This article was originally published on March 4th, 2019.
UPDATE: The SCRC has partnered with FHI to produce a white paper based on the insights from the 2019 workshop on addressing labor shortages in warehouse and DC operations. To view the white paper, click here.
A group of executive joined SCRC faculty and staff for a one-day workshop held on February 28, 2019. Companies represented included Advanced Auto Parts, John Deere, Hanes Brands, UPS, FHI, Lenovo, GSK, Altria, and UNC Healthcare. The topics of discussion covered a wide spectrum of issues associated with the current state of the challenging job market, including the current landscape, key criteria for consideration of labor outsourcing options, alternate models of employment, dealing with seasonality, variability, the emerging Gig economy for labor, new ways of hiring workers, and how to motivate and engage young people in the millennial generation.
A recent story in the Wall Street Journal trumpeted that “The job market doesn’t get much better than this. The U.S. economy has added jobs for 100 consecutive months. Unemployment recently touched its lowest level in 49 years (3.7%). Workers are so scarce that, in many parts of the country, low-skill jobs are being handed out to pretty much anyone willing to take them – and high-skilled workers are in even shorter supply.”
This is good news for workers, especially those on the low end of the education spectrum, and the growth of new jobs will require in most cases a high-school diploma. The shortage of workers is causing companies to look at non-traditional sources, including individual with a criminal record. The Journal cited the case of one individual who dropped out of high school in the 10th grade and started selling drugs, which eventually led to a lengthy incarceration. When Mr. Wilson, 59, was released in 2013 he sought out training at Goodwill, where he learned to drive a forklift. Those skills led him to a part-time job at a FedEx Corp. facility at an Indianapolis, Ind., airport. He was promoted to a full-time job in 2017, and is now earning more than $16 an hour. The Journal notes that if the Federal Reserve continues to keep rates low in the face of low unemployment, this condition could last for a good while.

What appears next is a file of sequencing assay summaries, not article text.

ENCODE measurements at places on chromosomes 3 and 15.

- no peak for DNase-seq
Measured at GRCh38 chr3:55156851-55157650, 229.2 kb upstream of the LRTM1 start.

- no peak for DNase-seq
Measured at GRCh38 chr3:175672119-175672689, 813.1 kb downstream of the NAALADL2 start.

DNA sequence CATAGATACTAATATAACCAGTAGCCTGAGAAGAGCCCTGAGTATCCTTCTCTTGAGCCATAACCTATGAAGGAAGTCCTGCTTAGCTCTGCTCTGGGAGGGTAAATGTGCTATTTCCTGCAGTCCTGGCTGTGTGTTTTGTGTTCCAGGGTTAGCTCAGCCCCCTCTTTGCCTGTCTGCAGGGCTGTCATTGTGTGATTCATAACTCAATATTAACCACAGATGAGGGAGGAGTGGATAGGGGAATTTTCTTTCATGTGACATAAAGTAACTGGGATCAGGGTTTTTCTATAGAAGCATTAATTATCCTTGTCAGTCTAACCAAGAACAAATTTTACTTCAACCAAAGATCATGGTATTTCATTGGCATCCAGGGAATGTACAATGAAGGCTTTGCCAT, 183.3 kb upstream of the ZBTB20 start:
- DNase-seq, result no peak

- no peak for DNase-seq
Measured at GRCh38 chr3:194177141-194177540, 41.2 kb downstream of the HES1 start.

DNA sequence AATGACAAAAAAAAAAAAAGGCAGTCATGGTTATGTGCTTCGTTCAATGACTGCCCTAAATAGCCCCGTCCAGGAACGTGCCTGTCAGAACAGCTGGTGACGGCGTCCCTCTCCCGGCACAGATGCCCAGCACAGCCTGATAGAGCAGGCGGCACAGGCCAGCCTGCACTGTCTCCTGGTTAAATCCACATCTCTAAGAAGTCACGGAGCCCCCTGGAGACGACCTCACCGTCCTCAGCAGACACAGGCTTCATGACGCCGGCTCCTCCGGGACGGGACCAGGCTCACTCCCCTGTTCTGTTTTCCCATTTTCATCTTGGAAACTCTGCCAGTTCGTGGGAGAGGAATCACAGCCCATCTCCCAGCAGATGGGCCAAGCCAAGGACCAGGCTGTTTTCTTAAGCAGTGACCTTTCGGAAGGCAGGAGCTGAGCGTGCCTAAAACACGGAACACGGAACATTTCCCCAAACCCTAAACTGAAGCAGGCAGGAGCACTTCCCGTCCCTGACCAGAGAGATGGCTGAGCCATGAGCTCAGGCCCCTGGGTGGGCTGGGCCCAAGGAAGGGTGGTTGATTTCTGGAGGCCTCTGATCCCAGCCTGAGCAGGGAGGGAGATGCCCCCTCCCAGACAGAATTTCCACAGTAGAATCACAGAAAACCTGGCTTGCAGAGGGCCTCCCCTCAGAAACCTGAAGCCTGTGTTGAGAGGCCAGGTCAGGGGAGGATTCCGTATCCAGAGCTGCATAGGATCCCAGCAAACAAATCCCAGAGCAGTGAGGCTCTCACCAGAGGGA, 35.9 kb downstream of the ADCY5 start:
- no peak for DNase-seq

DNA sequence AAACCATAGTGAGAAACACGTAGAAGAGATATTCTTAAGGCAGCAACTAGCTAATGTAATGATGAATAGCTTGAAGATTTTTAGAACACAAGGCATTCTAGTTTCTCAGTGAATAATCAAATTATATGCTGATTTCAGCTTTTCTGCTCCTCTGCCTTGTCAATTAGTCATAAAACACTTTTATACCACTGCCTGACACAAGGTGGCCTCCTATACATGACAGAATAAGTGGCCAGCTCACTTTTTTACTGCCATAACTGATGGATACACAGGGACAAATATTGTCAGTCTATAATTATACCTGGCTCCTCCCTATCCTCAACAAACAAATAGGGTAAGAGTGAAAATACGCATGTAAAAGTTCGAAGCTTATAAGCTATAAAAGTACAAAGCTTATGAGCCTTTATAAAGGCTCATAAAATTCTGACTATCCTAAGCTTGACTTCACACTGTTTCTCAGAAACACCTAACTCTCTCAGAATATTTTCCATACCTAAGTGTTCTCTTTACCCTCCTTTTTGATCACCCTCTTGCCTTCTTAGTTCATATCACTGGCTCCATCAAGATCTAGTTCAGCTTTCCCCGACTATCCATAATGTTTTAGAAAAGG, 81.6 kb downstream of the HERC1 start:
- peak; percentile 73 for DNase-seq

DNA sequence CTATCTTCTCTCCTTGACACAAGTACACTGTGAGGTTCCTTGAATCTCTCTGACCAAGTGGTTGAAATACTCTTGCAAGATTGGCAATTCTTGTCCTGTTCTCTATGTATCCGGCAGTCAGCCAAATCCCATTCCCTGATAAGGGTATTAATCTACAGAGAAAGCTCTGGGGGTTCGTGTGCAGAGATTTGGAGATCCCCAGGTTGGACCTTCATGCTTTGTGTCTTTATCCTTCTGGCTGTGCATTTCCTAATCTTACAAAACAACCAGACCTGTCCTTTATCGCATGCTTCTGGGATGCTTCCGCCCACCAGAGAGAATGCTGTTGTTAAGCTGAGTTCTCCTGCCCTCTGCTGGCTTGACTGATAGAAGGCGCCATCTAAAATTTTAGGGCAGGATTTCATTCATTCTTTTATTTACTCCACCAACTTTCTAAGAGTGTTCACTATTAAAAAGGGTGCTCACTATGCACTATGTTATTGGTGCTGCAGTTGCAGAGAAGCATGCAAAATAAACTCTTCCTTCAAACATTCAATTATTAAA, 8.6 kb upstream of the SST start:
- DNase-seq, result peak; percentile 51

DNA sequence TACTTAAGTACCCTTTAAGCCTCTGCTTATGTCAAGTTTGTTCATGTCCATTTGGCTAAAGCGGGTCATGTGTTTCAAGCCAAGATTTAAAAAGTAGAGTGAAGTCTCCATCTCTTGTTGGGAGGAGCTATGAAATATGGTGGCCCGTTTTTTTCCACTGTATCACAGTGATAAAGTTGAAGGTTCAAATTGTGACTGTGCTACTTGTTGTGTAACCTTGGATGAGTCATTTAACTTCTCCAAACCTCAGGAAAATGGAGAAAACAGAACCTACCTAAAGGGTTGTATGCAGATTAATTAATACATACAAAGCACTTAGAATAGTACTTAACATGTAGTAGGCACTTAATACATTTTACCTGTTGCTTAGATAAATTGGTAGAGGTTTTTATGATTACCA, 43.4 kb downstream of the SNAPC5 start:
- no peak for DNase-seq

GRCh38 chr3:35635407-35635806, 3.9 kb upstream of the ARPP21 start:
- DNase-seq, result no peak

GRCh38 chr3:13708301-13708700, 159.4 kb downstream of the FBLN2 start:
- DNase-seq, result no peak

What is the current landscape for workers?
The shortage of workers has hit the trucking and logistics industry particularly hard. Freight rates are on the rise, and there are signs that the shortage are unlikely to abate. The federal government is also recognizing this problem and is taking action. Lawmakers in the Senate and House introduced on Feb. 26 legislation to address the urgent shortage of truck drivers. The DRIVE-Safe Act updates federal law to empower the trucking industry to fill these gaps with a qualified, highly trained emerging workforce. It removes age restrictions on interstate transportation by licensed commercial drivers and strengthens safety-training standards across the industry. Young adults become eligible to seek commercial driver’s licenses at age 18 in most states; however, federal law currently prohibits these commercially licensed adults from driving across state lines before age 21.